Intracoastal Transportation, Inc., and Anderson Marineconstruction, Inc., Plaintiffs-appellees, v. Decatur County, Georgia, et al., Defendants,department of Transportation, Defendant-appellant, 482 F.2d 361 (5th Cir. 1973)Annotate this Case
William B. Brown, Asst. Atty. Gen., Arthur K. Bolton, Atty. Gen., Harold N. Hill, Executive Asst. Atty. Gen., Marion O. Gordon, Asst. Atty. Gen., Atlanta, Ga., for defendant-appellant.
Ben Kirbo, Bainbridge, Ga., for plaintiffs-appellees.
Harold Lambert, Bainbridge, Ga., for Decatur County.
Before WISDOM, GEWIN and COLEMAN, Circuit Judges.
GEWIN, Circuit Judge:
In this admiralty action, the State of Georgia appeals pursuant to 28 U.S.C. § 1292(b) from the district court's denial of its motion to dismiss on the grounds of sovereign immunity. After a careful review of the applicable law, we conclude that Georgia was entitled to avail itself of the sovereign immunity defense, and therefore reverse.1
The facts giving rise to the present controversy are not in dispute and may be summarized with brevity. Decatur County, Georgia, and the Georgia Department of Transportation are the alleged owners and operators of a drawbridge across the Flint River, a navigable waterway which flows through Decatur County. The appellees instituted the present action alleging that as a result of the negligent operation of the drawbridge they had suffered considerable damages.2 Georgia then filed a motion to dismiss on the grounds of sovereign immunity asserting that it had not consented to the suit. Georgia bases its defense on the eleventh amendment to the United States Constitution.3
The appellees countered that the Flint River was a navigable water way and structures built over it were subject to federal regulation.4 They asserted that Georgia waived the defense of sovereign immunity by entering this federally regulated sphere of activity. The district court denied Georgia's motion to dismiss and we now review the propriety of that ruling.
We begin with the general observation that in a suit in admiralty, a state is entitled to the defense of sovereign immunity granted by the eleventh amendment. The Supreme Court has stated:
We repeat, the immunity of a state from suit in personam in the admiralty, brought by a private citizen without its consent, is clear.5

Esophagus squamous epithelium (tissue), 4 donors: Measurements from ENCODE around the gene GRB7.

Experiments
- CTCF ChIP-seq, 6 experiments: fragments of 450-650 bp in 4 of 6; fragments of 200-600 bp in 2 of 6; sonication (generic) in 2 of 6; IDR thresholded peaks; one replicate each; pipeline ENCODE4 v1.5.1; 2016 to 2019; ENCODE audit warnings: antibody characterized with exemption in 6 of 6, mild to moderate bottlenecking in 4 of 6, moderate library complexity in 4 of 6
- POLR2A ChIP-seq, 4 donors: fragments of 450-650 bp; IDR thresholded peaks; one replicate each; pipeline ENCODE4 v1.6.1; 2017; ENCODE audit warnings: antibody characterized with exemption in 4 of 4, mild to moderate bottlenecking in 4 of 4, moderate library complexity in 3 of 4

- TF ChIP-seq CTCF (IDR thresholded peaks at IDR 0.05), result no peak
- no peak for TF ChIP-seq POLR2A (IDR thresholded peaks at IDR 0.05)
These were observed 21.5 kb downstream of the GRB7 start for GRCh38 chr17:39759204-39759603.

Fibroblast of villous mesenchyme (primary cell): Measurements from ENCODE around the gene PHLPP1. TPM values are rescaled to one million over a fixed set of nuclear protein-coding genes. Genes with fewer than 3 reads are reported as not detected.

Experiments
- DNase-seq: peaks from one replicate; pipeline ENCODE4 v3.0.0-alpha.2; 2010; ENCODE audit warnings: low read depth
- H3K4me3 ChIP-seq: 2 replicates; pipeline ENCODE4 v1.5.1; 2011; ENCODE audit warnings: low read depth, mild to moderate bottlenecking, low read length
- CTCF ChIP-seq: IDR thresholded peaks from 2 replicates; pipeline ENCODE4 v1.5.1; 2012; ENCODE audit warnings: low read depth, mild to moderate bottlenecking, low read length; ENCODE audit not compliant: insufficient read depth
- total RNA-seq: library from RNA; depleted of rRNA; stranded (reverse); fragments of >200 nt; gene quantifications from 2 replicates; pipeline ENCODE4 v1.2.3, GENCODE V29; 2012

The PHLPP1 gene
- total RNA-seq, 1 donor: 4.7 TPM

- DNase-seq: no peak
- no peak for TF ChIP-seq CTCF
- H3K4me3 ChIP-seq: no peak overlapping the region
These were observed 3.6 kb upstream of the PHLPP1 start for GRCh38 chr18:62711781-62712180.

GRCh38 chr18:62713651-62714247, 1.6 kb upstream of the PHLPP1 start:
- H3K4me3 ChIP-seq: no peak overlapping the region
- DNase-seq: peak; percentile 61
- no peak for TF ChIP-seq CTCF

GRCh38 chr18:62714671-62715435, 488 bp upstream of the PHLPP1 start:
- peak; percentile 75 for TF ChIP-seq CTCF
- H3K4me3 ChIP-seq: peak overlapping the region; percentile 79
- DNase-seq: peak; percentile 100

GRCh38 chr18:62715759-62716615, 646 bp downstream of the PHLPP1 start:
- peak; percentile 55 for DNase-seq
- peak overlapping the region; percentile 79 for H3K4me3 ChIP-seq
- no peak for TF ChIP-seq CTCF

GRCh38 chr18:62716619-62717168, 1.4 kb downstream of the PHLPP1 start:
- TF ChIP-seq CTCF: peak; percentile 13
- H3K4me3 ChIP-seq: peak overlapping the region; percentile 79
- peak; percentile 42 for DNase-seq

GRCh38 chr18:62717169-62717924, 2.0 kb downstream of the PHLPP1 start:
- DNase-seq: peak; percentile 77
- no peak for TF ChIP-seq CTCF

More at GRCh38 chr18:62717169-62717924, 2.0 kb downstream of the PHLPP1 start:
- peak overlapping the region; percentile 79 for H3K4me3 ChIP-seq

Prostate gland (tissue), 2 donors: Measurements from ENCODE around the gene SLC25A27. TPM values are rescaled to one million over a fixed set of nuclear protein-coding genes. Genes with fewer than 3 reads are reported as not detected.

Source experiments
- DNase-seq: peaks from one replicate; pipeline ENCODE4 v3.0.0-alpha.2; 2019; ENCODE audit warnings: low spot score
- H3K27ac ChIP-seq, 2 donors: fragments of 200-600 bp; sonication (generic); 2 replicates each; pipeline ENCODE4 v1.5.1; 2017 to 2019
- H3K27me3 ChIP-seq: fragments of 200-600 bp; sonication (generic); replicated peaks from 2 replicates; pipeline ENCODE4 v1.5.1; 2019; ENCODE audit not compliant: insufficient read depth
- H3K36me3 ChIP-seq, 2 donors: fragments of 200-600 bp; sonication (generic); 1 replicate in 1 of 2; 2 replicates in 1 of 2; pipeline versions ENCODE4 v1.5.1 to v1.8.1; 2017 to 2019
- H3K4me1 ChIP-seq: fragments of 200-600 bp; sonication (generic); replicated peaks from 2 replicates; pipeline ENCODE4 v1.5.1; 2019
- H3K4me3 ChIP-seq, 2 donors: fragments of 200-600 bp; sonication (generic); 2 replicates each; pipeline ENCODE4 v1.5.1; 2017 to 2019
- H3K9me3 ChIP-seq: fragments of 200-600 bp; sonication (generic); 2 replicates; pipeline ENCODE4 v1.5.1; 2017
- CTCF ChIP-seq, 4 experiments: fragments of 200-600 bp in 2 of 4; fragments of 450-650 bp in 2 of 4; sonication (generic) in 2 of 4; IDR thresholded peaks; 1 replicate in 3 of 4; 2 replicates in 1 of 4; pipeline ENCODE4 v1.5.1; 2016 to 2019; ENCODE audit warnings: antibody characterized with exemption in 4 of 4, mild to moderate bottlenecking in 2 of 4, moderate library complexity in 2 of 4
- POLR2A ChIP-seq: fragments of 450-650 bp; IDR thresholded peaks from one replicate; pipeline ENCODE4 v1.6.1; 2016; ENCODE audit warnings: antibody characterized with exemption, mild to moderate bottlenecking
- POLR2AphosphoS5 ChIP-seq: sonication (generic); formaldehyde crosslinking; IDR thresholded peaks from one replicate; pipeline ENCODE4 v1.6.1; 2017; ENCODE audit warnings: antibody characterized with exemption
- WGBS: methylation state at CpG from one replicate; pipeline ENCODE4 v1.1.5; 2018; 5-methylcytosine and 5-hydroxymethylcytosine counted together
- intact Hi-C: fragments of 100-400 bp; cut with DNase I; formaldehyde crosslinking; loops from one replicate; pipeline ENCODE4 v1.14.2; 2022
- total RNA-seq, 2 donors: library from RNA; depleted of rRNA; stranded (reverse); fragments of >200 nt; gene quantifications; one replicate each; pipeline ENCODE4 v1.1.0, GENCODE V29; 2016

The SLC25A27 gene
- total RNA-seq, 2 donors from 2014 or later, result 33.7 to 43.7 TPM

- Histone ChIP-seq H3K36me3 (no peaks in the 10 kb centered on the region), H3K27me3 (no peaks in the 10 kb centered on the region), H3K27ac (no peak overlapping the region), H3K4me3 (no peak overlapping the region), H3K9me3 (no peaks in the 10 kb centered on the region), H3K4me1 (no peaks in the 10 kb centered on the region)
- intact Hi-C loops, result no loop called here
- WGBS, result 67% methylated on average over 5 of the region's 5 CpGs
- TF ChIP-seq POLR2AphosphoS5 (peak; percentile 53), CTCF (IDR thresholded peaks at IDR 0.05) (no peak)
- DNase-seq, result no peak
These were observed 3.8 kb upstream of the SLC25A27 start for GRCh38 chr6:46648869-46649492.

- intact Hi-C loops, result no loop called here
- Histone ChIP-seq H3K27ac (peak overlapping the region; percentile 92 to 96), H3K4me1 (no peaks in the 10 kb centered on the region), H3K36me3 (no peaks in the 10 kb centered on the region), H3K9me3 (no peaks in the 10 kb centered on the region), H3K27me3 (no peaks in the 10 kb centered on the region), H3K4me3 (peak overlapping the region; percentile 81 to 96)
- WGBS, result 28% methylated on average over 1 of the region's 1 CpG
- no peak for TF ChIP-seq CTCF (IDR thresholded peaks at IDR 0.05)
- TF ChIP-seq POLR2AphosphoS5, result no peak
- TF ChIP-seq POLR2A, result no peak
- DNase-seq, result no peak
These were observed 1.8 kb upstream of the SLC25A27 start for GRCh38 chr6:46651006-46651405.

The appellees argue, however, that Georgia has impliedly consented to this suit by building a bridge over a navigable waterway, which is subject to plenary control by federal statutes.
Appellees place primary reliance on Parden v. Terminal Railway of the Alabama State Docks Department.6 In Parden, ailroad employees sued an Alabama owned railroad under the Federal Employers' Liability Act,7 for injuries resulting from their employment. Alabama contended that it was entitled to sovereign immunity under the eleventh amendment. The Court rejected Alabama's claim, stating:
A State's immunity from suit by an individual without its consent has been fully recognized by the Eleventh Amendment and by subsequent decisions of this Court. But when a State leaves the sphere that is exclusively its own and enters into activities subject to congressional regulation, it subjects itself to that regulation as fully as if it were a private person or corporation.8
Appellees claim that their suit against Georgia falls within the Parden waiver exception to the sovereign immunity doctrine. We cannot agree with this conclusion.
A superficial reading of the Parden decision might lead one to the conclusion which appellees wish to have us adopt. Distilled to its basic holding, Parden stands for the proposition that a State impliedly waives its sovereign immunity defense when it: (1) enters a field which is regulated by federal statute;9 and, (2) Congress has specifically created a remedy in private parties for the violation of the applicable federal regulatory statute.10